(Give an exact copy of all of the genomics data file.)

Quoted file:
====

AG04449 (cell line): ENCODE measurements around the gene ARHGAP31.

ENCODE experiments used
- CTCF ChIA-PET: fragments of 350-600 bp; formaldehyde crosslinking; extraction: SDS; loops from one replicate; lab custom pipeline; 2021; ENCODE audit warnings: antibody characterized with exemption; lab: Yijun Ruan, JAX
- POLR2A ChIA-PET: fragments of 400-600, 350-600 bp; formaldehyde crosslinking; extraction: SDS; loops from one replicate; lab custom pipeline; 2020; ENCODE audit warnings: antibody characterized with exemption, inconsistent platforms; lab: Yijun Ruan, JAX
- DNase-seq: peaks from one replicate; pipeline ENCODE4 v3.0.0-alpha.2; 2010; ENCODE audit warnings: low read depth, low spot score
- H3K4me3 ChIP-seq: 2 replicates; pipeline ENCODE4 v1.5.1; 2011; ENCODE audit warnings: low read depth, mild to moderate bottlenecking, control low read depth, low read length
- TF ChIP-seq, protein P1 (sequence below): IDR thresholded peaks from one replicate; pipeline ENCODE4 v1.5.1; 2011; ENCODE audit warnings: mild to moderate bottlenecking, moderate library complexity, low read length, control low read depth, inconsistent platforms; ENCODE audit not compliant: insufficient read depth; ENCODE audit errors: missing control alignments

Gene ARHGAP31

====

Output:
AG04449 (cell line): ENCODE measurements around the gene ARHGAP31.

ENCODE experiments used
- CTCF ChIA-PET: fragments of 350-600 bp; formaldehyde crosslinking; extraction: SDS; loops from one replicate; lab custom pipeline; 2021; ENCODE audit warnings: antibody characterized with exemption; lab: Yijun Ruan, JAX
- POLR2A ChIA-PET: fragments of 400-600, 350-600 bp; formaldehyde crosslinking; extraction: SDS; loops from one replicate; lab custom pipeline; 2020; ENCODE audit warnings: antibody characterized with exemption, inconsistent platforms; lab: Yijun Ruan, JAX
- DNase-seq: peaks from one replicate; pipeline ENCODE4 v3.0.0-alpha.2; 2010; ENCODE audit warnings: low read depth, low spot score
- H3K4me3 ChIP-seq: 2 replicates; pipeline ENCODE4 v1.5.1; 2011; ENCODE audit warnings: low read depth, mild to moderate bottlenecking, control low read depth, low read length
- TF ChIP-seq, protein P1 (sequence below): IDR thresholded peaks from one replicate; pipeline ENCODE4 v1.5.1; 2011; ENCODE audit warnings: mild to moderate bottlenecking, moderate library complexity, low read length, control low read depth, inconsistent platforms; ENCODE audit not compliant: insufficient read depth; ENCODE audit errors: missing control alignments

Gene ARHGAP31